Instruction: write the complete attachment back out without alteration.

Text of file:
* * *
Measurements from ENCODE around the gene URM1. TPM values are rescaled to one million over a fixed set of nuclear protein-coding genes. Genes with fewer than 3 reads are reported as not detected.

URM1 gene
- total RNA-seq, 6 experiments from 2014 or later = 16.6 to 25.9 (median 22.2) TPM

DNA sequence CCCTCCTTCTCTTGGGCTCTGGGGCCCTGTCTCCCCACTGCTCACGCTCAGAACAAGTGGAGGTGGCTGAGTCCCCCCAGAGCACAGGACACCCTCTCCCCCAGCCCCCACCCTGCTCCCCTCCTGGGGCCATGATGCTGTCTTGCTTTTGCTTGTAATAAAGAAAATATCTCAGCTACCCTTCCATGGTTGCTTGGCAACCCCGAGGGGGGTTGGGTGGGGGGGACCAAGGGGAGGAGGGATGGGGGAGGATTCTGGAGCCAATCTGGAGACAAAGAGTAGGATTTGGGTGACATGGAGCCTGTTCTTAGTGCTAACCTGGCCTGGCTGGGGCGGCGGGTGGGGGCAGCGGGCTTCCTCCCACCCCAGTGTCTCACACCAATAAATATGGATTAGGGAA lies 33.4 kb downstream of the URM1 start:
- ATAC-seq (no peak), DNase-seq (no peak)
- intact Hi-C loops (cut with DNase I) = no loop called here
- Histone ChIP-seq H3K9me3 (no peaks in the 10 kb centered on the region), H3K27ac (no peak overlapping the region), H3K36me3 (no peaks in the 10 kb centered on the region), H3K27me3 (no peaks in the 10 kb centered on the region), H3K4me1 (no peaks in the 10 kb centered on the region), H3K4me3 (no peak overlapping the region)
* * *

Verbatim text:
Measurements from ENCODE around the gene URM1. TPM values are rescaled to one million over a fixed set of nuclear protein-coding genes. Genes with fewer than 3 reads are reported as not detected.

URM1 gene
- total RNA-seq, 6 experiments from 2014 or later = 16.6 to 25.9 (median 22.2) TPM

DNA sequence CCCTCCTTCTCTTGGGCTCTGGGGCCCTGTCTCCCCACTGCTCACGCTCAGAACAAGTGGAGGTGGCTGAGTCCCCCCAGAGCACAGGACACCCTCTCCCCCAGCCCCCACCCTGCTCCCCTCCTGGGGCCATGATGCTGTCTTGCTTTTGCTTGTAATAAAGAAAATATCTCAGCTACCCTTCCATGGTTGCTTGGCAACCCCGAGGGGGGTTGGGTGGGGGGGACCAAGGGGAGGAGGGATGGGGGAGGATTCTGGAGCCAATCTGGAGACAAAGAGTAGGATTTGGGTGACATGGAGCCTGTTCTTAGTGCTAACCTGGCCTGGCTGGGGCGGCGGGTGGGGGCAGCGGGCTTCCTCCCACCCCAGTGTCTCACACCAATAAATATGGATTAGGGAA lies 33.4 kb downstream of the URM1 start:
- ATAC-seq (no peak), DNase-seq (no peak)
- intact Hi-C loops (cut with DNase I) = no loop called here
- Histone ChIP-seq H3K9me3 (no peaks in the 10 kb centered on the region), H3K27ac (no peak overlapping the region), H3K36me3 (no peaks in the 10 kb centered on the region), H3K27me3 (no peaks in the 10 kb centered on the region), H3K4me1 (no peaks in the 10 kb centered on the region), H3K4me3 (no peak overlapping the region)